Who’s a reporter anyway these days? My blog can get me a press pass but it doesn’t mean I follow a journalist’s ethical framework. The members of the Smart Global Communications panel at one of the Social Good Summit‘s morning masterclasses discussed the increasingly blurry line between news and activism.
The panel included Claire Wardle of UNHCR, Stephen Keppel of Univision, Niall Dunne of BT and Bryn Mooser, co-founder of the new news outlet RYOT. Rajesh Mirchandani of BBC News moderated.
Traditional media outlets are beginning to help their audience to act on stories and participate in the news while aid organizations are starting to create content themselves. Both changes are due to different parts of web 2.0. Social media allows viewers to respond to stories and and to send in their own reports. The Internet has also led to the decimation of newspapers and in turn, a sharp reduction in the number of foreign correspondents available to cover breaking stories.
Wardle described how UNHCR has stepped into the void to create coverage of internal crises. She said initially they were happy when news outlets would use their photos or a quote. Now news organizations are routinely embedding entire clips by UNHCR in their stories. As Wardle pointed out, while news organizations may have one or two reporters at most in Syria, UNHCR has hundreds of staff on the ground.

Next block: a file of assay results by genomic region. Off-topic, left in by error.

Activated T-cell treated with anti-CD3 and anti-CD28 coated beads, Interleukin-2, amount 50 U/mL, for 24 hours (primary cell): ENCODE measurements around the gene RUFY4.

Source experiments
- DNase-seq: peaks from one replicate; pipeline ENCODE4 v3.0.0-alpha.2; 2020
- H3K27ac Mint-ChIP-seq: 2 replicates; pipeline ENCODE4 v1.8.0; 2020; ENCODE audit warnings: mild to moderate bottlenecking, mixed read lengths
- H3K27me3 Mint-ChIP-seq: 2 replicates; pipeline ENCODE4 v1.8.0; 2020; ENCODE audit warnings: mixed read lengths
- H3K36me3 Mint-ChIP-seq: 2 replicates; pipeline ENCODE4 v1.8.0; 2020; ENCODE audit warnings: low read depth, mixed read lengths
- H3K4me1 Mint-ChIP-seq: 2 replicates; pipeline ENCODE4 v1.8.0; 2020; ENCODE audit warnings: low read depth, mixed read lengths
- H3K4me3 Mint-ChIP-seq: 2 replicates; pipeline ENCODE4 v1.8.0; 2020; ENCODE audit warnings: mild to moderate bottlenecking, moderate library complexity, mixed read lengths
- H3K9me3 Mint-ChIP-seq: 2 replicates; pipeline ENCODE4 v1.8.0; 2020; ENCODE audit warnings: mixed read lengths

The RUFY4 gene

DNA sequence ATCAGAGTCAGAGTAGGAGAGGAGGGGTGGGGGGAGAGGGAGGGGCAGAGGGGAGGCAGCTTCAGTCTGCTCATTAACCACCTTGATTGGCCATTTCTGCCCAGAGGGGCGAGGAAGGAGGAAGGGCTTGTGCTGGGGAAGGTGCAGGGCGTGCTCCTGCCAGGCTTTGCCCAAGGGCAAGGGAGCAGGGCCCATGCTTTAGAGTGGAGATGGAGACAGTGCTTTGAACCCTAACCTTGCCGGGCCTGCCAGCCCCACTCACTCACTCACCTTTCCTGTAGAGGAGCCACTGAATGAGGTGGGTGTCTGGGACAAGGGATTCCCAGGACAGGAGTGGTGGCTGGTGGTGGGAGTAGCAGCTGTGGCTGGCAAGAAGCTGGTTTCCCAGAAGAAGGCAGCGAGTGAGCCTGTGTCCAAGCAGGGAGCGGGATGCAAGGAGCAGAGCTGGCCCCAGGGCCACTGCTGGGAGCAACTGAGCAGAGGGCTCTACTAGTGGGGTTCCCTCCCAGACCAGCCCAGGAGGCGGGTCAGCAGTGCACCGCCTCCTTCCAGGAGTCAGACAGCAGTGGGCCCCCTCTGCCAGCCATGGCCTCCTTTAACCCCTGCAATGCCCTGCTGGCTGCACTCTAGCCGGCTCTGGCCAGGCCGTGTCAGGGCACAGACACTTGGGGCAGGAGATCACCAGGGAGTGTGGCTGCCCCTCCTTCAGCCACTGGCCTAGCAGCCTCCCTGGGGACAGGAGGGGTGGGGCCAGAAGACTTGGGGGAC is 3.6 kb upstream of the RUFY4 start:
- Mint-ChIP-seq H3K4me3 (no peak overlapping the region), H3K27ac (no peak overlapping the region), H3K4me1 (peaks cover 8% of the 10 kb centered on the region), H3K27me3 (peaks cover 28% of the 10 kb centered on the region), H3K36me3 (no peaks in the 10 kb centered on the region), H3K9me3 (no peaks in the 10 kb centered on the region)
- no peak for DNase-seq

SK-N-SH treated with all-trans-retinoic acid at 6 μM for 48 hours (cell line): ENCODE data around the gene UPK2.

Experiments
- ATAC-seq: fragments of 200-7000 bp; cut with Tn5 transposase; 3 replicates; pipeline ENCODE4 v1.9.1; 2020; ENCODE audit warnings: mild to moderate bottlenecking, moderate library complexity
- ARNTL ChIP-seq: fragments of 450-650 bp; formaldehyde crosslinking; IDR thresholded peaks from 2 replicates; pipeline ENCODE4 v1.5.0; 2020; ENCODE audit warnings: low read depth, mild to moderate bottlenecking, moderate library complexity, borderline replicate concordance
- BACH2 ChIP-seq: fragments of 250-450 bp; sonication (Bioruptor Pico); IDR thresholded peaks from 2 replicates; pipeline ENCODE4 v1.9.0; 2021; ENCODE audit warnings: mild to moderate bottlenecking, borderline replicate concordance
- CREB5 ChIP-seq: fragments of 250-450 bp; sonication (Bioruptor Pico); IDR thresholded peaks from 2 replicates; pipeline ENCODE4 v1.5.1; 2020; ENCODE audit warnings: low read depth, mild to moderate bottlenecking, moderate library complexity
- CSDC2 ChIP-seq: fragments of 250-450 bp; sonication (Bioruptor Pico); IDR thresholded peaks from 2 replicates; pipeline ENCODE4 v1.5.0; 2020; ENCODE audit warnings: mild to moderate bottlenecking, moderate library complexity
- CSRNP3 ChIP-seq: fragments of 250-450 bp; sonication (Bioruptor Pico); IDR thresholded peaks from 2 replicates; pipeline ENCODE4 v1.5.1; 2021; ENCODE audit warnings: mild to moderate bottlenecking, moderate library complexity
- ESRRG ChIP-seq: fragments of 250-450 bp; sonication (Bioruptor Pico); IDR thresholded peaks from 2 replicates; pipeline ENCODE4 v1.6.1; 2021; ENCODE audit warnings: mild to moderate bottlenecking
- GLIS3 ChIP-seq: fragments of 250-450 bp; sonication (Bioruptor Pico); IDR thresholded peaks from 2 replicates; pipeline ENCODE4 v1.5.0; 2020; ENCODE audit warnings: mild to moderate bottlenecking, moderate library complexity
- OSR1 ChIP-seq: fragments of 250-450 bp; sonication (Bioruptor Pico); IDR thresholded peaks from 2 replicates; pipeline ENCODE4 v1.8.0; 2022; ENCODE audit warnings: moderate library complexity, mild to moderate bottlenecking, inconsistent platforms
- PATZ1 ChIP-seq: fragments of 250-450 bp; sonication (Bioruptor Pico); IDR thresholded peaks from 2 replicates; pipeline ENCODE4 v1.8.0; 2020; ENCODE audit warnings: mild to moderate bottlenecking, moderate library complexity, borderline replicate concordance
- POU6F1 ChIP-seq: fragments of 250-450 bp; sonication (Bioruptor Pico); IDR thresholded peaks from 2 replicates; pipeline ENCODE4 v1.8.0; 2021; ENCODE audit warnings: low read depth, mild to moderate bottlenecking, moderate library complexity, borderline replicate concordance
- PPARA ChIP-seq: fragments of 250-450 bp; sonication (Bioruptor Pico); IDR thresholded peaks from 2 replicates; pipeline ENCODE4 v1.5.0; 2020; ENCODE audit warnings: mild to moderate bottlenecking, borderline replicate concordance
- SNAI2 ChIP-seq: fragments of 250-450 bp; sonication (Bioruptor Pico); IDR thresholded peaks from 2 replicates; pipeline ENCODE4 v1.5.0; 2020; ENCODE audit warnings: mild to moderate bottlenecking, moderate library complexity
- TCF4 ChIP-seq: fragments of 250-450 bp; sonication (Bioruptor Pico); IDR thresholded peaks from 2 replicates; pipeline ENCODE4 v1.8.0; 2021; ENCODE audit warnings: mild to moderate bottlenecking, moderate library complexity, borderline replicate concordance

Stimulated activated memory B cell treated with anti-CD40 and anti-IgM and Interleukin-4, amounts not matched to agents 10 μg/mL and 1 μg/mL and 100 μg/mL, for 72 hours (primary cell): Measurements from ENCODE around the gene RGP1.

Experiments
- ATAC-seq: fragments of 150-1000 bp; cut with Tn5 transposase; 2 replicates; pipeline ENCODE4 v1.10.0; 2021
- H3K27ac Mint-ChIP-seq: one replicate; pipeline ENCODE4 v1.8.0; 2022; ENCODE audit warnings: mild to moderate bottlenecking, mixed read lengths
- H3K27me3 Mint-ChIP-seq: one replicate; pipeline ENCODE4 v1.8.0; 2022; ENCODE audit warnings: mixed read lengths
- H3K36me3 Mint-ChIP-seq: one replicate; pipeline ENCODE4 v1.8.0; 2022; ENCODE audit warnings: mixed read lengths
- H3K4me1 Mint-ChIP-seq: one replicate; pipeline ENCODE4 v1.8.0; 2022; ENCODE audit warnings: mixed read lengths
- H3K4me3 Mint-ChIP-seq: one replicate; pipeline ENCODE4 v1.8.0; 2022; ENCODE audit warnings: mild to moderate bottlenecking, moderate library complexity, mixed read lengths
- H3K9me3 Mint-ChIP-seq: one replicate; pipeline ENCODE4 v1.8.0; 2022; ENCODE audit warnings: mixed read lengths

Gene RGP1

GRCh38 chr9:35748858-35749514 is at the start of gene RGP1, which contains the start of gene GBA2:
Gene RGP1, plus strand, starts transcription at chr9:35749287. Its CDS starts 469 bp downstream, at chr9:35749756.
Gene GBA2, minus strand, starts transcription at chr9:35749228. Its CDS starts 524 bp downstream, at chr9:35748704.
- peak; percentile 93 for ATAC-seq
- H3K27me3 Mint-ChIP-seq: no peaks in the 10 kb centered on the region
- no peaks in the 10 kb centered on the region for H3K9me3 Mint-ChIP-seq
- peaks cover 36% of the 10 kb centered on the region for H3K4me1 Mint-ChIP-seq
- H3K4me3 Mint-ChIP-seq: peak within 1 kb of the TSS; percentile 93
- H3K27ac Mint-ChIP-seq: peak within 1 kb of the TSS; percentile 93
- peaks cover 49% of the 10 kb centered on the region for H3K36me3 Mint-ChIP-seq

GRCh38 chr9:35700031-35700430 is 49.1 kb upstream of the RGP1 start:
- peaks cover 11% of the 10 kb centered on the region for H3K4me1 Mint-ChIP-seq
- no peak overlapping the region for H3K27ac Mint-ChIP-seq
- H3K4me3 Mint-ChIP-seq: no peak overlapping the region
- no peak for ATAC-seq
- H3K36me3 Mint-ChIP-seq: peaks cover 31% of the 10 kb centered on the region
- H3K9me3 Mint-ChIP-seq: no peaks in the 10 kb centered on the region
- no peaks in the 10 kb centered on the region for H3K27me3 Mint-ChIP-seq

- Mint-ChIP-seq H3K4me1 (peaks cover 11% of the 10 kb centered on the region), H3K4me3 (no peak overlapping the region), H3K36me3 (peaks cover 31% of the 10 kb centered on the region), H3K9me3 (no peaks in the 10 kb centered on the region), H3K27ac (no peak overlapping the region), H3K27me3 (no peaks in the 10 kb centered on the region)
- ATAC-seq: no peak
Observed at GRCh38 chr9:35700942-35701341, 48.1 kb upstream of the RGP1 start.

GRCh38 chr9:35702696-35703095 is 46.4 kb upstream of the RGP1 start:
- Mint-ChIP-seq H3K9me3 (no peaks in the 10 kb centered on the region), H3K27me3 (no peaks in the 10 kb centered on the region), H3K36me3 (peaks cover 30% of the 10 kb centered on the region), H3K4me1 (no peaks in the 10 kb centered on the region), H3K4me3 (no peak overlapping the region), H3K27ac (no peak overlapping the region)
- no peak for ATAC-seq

According to Mirchandani the aims of UNHCR are not necessarily at odds with the role of journalists. “You can be an advocate without being an apologist,” he said. RYOT is actively encouraging this sort of participatory journalism.
“We’re installing in our newsroom the idea of solutions journalism,” Mooser said. RYOT seeks to distinguish itself by integrating a call to action into every story. Mooser and the other panelists repeated both the concept that “good stories will trend” and the idea that detailing ways that the audience can participate is the best way to increase engagement. Yet despite the tech-positive tone of Social Good Summit, social media does not inherently improve discourse and news coverage. Memes and shocking anecdotes are more likely to gain attention than considered reporting. If I retweet, does that mean that I understand?